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The Story Behind The Dancers In Pink Sashes That Usher Annual 'Parade Of Hope'

PHILADELPHIA (CBS) - It's a familiar sight at the annual Susan G. Komen "Race for the Cure" - dancers in pink sashes performing on the Art Museum steps. The woman behind the dancers is studio owner Jane Lopoten.

Lopoten says the song "Reach" means a lot to them, and she certainly reaches higher every year.

This powerhouse fundraiser for Komen Philadelphia has worked tirelessly, raising money to find a cure for breast cancer. It's a mission that began more than a decade ago when Jane's best friend Joan Goodman called to share devastating news.

"She said, 'Jane, sit down I have to tell you something.' She told me she had breast cancer," Lopoten said. "Bells went off, everything went off in my head. I have to raise money for breast cancer. This is it. I marched down to the Komen office in Philadelphia the next day."

Ever since, Jane has enlisted dance moms, friends and local businesses in a huge endeavor, the annual Pink Tea at her dance studio in Lansdale. The tea has grown to become a two-day event that raises more than $20,000 a year. In 11 years, they've raised $250,000.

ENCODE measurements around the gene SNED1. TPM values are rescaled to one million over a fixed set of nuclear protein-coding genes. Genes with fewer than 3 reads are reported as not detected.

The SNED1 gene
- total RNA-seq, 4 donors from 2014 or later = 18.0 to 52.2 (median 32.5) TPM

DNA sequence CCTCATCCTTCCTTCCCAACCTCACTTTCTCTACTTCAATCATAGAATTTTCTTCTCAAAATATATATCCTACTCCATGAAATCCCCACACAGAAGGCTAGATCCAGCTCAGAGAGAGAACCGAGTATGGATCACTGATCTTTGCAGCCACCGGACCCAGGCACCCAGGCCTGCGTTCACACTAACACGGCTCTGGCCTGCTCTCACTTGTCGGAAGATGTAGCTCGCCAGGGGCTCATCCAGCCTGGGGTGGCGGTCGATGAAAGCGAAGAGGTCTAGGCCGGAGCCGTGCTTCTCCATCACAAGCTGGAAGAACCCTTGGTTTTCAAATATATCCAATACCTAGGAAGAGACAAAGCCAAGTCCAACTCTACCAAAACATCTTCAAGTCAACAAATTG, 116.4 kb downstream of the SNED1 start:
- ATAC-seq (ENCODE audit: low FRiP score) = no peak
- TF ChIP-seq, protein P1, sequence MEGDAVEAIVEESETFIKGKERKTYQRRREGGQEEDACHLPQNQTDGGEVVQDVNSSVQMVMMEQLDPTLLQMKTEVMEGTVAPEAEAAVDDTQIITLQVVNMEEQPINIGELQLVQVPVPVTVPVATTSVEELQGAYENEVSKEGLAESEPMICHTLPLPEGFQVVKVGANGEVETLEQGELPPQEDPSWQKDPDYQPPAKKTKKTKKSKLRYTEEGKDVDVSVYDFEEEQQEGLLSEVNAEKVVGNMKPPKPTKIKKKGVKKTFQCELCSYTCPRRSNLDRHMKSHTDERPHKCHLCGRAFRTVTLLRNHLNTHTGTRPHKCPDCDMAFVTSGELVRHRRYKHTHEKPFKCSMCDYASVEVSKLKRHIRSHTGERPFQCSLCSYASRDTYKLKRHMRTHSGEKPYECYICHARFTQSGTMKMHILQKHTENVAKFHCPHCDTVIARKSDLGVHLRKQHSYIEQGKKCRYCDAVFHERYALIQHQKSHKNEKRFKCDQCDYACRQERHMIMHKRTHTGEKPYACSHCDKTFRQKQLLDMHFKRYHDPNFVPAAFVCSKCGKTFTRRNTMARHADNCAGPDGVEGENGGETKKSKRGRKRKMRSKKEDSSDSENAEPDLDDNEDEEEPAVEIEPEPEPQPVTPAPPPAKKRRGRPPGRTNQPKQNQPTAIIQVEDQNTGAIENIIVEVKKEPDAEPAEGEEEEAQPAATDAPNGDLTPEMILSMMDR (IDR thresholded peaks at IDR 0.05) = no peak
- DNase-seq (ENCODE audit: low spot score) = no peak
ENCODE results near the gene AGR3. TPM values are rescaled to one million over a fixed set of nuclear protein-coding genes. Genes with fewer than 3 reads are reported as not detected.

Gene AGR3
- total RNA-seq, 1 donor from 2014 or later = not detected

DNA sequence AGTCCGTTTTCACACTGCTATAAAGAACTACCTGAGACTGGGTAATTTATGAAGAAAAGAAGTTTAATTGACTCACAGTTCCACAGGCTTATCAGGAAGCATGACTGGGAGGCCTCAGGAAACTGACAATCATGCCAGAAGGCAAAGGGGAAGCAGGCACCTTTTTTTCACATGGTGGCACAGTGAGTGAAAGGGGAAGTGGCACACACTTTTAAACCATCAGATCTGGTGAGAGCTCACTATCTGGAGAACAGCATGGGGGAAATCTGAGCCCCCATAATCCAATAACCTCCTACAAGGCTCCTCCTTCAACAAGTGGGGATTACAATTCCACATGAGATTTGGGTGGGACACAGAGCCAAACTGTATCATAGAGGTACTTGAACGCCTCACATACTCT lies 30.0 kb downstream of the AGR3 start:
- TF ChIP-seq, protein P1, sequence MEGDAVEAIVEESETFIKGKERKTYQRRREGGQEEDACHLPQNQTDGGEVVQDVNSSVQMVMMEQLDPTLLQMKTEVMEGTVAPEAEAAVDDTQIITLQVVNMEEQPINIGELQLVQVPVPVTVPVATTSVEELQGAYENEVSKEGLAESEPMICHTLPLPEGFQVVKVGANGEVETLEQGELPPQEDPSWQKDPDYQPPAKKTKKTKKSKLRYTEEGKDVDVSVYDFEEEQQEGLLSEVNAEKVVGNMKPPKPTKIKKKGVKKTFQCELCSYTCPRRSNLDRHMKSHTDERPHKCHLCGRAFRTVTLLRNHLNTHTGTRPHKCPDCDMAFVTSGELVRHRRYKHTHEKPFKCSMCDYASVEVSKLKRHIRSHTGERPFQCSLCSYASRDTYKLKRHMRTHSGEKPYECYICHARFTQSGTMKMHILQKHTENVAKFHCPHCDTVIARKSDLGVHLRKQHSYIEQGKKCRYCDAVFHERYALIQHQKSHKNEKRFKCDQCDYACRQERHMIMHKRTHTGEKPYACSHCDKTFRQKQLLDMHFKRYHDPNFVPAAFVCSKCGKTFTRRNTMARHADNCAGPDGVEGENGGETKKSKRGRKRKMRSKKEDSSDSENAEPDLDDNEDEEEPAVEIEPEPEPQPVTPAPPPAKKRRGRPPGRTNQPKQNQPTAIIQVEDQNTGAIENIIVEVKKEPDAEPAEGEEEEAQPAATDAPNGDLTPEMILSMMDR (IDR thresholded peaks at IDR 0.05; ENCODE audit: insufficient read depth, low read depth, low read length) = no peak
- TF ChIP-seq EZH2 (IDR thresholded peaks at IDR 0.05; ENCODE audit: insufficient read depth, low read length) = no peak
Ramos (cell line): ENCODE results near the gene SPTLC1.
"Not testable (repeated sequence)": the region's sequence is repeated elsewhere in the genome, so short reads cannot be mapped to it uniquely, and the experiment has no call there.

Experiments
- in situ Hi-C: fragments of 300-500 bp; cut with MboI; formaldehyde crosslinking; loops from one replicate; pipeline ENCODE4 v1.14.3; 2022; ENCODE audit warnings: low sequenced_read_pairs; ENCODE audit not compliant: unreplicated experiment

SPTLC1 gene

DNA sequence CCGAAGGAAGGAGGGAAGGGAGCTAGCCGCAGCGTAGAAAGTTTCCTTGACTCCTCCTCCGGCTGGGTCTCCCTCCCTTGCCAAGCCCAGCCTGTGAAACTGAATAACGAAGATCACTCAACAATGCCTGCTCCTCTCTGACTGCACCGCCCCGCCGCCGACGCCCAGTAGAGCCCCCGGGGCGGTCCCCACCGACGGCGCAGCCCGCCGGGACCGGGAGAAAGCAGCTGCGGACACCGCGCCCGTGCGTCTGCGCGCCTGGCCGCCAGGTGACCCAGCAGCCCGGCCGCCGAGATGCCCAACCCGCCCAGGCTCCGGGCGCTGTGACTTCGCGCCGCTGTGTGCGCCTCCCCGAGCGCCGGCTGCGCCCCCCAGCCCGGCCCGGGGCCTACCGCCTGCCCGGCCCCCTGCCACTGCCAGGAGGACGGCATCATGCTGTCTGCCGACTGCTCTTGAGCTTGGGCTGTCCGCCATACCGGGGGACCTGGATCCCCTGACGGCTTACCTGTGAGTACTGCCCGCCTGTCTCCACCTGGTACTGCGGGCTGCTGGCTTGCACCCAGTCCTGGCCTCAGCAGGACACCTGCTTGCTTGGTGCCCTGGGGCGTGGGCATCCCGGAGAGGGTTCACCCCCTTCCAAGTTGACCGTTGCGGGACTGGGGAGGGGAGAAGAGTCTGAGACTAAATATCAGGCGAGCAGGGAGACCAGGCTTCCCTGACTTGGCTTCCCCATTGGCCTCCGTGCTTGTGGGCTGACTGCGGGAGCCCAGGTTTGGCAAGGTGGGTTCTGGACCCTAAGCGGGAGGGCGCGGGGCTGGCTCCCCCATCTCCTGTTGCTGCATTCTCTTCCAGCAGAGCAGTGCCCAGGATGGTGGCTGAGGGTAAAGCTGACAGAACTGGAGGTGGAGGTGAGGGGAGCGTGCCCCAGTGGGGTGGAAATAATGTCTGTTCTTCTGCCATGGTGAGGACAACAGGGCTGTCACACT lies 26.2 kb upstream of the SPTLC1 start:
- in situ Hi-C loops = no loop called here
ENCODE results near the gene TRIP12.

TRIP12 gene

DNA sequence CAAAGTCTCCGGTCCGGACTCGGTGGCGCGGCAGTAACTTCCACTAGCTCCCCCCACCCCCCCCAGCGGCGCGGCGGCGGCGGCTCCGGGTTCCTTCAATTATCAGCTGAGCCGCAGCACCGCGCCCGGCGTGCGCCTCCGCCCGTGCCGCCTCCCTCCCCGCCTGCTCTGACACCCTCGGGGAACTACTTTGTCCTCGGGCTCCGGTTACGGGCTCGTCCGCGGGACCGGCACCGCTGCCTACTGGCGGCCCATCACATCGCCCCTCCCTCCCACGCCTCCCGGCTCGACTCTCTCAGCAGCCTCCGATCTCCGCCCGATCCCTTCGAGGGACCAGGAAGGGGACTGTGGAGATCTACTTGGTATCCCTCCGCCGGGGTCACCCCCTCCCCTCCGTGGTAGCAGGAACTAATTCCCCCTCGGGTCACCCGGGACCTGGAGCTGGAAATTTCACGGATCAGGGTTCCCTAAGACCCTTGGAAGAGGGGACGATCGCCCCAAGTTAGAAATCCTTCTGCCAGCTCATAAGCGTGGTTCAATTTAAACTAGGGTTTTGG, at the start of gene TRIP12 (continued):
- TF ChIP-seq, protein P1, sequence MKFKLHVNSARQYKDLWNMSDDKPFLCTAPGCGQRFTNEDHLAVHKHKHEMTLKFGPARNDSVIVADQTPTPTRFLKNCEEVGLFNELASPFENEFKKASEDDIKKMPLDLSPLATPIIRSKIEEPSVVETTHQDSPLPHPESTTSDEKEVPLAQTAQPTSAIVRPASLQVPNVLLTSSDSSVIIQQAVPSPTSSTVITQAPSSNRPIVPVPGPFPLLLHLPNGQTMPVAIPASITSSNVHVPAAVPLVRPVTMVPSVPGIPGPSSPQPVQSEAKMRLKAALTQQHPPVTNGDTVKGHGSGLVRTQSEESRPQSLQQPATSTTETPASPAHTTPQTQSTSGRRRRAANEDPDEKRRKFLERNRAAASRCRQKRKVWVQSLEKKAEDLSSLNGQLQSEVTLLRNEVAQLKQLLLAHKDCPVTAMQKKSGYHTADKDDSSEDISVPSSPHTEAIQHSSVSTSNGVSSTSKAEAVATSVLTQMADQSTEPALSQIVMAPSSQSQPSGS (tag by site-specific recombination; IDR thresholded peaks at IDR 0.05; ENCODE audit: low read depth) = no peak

"I said, 'Ok we have to have two tea parties,' and my friends all scurried to every corner, 'what do you mean we're doing two tea parties?'" Lopoten said.

Two parties means hundreds of raffle baskets, thousands of tea sandwiches and a lot of support from the people around her every single year.

Jane's inspiration has always been her best friend Joan, who is now a cancer survivor. But not all those diagnosed are so lucky.

This January, the mother of one of her students lost her battle with breast cancer, so Jane decided to dedicate this year's tea to her.

Cathleen Stewart was a courageous single mother who fought cancer for years. Jane called her daughter, Nev, with the news.

"I was driving and I had to pull over cause I started crying, and I said absolutely, OK, do it," former dance student Nev Walther said.

Nev surprised everyone by making a $10,000 donation to this year's tea in her mother's name.

"I wanted to make an impact on this world. That's my number one goal. I want to change things. I don't want anyone to go through what I had to go through," Nev said.

This year, the race is changing too. It's now called the "More Than Pink Walk" it's meant to be more intimate, more powerful. Jane and her crew are embracing the change.

"I think this is going bring more people out, I really do," Lopoten said.

And her dancers will still be there, performing on the Art Museum steps, reaching higher.

"We have to win this battle, we have to win this fight. We have to end breast cancer," Lopoten said.

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